Greg Kent Wood Artist

Your wood comes via local tree surgeons.  Do you give them a list of trees you are after, or is it a mystery delivery?

I collect wood from wherever I can get it. I have a good relationship with some local tree surgeons and they let me go over to their yards and collect nice pieces which would have been firewood. I also get a lot of wood from local farmers and homes when trees have fallen down in storms. If I hear a chainsaw I’ll go and see what’s being cut down.

Can you expand on the term ‘Turned Green’ and the importance of it in the whole process of your work?

Normally woodturners turn wood that is dry, that is less than 12% humidity. Normally they would buy this from specialist suppliers. These sources are often expensive and unsustainable. When I get wood from a tree surgeon it will have a moisture content of over 50% and been destined to be firewood. This fresh wood is called ‘greenwood’. This can then be rough turned, coated in wax and left to dry (for 6 months to 1 year) before the final turn. What I do with oak is turn it green down to 2-3mm thick and straight to the final shape. I do this green because it is impossible to get that thin with dry wood as it becomes too brittle. Also, oak is notorious for cracking and if you turn it is this thin it takes the stresses out of the wood and the pieces just warp slightly into some lovely organic shapes.

How long do you need to store the wood for? 

I try and turn the wood straight away and usually with 3 months of it being felled. When I have turned it down to 2mm thick it then dries within a week and is ready for sandblasting.

White Vase

Where do you store it and how do you catalogue each piece?

The wood is stored outside. I’m not sure what you mean by cataloguing. All the wood I use is oak and admin is not my strong point. I seem to retain an encyclopaedic memory of where the wood came from and its story. The final piece is then stamped and numbered and has a certificate of authenticity.

How does sandblasting add to the final technique?

Sandblasting is what sets these pieces apart. The sandblasting picks out the soft spring growth and removes it. Oak has an almost unique feature called medullary rays. These go across the growth rings and give it it’s strength. The sandblasting leaves the harder summer growth rings and the medullary rays creating the lace like effect.

Hollow Form

Discuss the different coloured stains you use. 

I use a range of stains and finishes. It all depends on the how the wood looks after drying and sandblasting. If is has retained the golden glow of the oak I will leave it in the natural colour. If is has knots and bark inclusions I might highlight these with autumnal wood stains. Other pieces are either ebonised or stained in a natural stain such as honey or earth colour.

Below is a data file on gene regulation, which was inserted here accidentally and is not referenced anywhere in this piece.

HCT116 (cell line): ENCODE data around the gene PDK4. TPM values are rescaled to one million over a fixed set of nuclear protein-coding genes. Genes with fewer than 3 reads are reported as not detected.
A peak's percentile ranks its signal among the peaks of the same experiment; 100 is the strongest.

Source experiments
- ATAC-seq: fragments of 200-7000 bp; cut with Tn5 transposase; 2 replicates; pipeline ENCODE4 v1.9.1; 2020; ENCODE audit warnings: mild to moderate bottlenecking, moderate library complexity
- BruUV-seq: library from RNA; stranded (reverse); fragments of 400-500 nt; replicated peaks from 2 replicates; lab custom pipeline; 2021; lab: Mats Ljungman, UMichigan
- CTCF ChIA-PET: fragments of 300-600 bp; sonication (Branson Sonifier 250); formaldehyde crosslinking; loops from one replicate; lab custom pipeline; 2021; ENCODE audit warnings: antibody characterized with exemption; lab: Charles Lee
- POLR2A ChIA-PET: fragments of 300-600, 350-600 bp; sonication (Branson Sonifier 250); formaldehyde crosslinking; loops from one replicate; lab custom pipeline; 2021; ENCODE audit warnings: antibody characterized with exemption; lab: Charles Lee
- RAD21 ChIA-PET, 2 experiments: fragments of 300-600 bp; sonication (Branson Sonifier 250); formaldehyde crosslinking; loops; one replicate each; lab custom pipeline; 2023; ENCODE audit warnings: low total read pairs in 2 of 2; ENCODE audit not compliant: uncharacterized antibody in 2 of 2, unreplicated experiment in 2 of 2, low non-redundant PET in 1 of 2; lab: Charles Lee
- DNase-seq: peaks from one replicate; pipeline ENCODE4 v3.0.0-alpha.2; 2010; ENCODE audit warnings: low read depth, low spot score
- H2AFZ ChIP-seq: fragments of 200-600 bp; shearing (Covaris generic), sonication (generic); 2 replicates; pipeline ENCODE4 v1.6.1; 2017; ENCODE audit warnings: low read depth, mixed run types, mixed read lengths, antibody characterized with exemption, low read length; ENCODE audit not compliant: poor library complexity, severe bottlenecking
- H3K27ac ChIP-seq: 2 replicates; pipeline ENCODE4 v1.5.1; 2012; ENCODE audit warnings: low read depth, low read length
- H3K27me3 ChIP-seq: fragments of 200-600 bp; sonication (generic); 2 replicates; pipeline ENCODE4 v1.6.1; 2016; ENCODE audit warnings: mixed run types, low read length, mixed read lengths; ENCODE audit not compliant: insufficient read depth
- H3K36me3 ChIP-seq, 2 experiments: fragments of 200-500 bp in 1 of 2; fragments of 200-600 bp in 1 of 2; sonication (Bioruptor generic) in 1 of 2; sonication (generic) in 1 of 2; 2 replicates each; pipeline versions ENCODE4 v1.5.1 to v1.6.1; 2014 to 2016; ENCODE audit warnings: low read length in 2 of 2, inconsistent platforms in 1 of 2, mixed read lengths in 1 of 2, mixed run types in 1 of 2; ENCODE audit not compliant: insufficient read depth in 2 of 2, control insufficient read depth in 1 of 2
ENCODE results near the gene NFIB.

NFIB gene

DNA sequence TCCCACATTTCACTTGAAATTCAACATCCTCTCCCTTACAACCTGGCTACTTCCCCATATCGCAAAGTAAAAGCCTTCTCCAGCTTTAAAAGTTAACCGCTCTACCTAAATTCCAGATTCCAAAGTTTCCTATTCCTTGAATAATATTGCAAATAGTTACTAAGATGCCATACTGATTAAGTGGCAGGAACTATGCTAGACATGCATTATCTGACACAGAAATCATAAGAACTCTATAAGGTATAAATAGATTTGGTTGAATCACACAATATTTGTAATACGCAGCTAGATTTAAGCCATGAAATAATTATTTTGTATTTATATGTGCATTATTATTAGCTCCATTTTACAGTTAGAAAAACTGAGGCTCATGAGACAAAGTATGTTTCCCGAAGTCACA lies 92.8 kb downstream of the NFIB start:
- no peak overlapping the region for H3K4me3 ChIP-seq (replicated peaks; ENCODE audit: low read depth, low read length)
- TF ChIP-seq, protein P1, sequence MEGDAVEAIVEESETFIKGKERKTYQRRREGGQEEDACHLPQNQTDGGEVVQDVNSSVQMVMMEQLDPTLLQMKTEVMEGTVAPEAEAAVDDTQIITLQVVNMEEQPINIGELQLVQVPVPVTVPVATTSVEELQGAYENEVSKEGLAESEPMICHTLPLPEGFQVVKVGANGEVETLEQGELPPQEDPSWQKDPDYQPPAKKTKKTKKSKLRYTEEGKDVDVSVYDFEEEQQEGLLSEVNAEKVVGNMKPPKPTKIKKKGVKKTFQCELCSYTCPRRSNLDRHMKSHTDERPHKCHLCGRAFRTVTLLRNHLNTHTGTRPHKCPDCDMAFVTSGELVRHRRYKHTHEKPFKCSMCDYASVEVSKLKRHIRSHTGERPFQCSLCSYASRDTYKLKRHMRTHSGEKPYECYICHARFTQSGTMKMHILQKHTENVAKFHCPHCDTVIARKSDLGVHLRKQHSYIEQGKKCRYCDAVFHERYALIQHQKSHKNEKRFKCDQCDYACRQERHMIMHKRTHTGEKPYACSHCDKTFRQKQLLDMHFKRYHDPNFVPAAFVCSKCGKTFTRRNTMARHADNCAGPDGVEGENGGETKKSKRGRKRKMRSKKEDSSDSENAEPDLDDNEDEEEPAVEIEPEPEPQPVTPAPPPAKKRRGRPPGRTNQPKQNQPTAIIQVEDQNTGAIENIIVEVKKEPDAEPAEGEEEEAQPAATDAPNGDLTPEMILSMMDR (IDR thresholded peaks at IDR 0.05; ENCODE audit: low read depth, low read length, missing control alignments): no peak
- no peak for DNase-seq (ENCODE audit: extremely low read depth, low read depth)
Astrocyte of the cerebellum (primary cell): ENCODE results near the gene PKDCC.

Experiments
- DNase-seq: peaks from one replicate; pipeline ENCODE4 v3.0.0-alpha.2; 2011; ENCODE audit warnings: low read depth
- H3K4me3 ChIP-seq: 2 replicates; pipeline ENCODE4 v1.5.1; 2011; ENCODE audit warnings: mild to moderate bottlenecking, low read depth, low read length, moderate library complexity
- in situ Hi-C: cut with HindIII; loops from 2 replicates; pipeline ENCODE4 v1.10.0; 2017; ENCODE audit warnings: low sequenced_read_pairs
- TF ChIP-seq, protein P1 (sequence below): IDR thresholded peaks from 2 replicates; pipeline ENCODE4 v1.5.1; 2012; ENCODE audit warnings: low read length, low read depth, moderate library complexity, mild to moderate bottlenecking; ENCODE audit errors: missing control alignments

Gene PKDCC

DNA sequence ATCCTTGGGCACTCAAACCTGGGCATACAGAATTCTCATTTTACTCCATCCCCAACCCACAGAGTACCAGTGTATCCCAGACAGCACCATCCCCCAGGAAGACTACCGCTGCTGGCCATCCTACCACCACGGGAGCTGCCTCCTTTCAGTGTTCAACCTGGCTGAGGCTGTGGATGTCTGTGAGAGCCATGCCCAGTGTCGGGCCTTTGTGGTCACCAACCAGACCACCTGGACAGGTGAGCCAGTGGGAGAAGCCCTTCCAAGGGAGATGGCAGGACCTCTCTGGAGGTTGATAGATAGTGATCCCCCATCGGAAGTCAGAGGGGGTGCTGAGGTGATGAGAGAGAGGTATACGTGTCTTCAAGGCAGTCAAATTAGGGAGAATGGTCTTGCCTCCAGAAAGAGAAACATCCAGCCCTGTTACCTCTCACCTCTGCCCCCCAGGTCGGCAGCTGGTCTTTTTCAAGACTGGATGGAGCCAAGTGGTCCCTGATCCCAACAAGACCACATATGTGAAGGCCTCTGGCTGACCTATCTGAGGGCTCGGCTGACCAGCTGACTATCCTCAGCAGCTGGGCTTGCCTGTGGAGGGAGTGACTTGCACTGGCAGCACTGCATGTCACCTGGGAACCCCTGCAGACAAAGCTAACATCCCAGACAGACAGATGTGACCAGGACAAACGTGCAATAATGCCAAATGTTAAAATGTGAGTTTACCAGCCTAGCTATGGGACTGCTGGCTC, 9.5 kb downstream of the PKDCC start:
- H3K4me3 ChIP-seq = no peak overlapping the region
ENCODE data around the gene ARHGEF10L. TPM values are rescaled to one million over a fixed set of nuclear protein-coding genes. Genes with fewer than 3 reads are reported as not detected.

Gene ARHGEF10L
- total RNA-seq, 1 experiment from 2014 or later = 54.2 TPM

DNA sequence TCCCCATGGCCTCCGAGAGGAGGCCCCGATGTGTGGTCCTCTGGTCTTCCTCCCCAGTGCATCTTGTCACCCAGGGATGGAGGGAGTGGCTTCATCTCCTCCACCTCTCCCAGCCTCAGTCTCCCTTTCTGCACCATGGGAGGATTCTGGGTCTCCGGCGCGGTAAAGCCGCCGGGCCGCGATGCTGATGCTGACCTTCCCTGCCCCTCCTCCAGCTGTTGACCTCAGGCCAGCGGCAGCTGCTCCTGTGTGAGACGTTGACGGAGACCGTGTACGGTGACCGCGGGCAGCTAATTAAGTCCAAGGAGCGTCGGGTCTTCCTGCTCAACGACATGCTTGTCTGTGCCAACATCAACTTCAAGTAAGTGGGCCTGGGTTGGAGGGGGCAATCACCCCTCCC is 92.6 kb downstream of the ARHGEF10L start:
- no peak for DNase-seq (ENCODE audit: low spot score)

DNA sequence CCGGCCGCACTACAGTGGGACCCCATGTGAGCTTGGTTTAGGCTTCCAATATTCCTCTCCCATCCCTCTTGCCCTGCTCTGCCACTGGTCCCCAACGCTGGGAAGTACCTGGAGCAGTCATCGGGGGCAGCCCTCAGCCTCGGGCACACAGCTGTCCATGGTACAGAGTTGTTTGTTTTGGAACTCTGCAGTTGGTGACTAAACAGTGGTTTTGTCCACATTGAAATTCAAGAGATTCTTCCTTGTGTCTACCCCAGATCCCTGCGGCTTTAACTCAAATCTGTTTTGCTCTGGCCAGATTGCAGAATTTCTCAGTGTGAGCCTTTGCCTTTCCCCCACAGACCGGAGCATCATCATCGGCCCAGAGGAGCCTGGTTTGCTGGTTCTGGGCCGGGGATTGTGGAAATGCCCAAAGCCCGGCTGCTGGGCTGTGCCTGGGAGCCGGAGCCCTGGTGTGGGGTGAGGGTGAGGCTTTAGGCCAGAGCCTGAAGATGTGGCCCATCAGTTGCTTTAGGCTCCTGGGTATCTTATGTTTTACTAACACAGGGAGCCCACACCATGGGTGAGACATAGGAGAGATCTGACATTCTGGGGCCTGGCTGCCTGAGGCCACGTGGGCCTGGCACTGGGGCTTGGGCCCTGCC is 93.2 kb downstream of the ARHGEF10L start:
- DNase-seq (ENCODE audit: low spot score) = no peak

Small Bowl

Discuss the fragility and care need for your pieces.

All the pieces are treated with a wood hardener and lacquered. So, whilst they are fragile they are like fine china.



Take one large piece and one small piece and discuss why they still delight you?

A small piece I particularly like is the teacups that I made. I used oak with very small growth rings and this really highlighted the delicacy of the tea service. I also created handles from oak veneer and attached them with tiny oak rivets. The whole piece appeared to be incredibly delicate and yet was remarkably strong. They really captured the narrative I was trying to create.

Tea Pot

The largest vessel I have created was actually made from quite a well-rotted piece of oak which I wanted to preserve because of its character. This involved using a deep hollowing technique that was new to me. I created a very large bowl and retained the natural edge of the wood. This piece was shortlisted for the Wood Awards.

Show us your wooden tea and coffee pots.  How did they come about?

Coffee Pot

I applied to be part of the Collect Open at the Crafts Council’s craft exhibition at Somerset House in London 2023. My submission had to have a narrative to explain why it was important. So, I created a tea service entitled Tea and Imperial Tea Sympathy.  In making a Victorian tea service I was referencing the importance of tea in Britain’s imperial past and the exploitation and abuse that came with it. This is never discussed when we teach history in UK schools and needs to be understood before we can move on as a diverse society in a post-Brexit global world. Tea exemplifies the reality of Britain’s Imperial past. It was the driver for the Opium Wars, it fuelled the desire for sugar and the slave trade, and it was the catalyst for the Boston Tea Party and American Independence. This subsequently led to the Industrial revolution and the Climate Crisis. This is a history we need to understand in UK. Using wood sustainably to create new products is something we need pursue.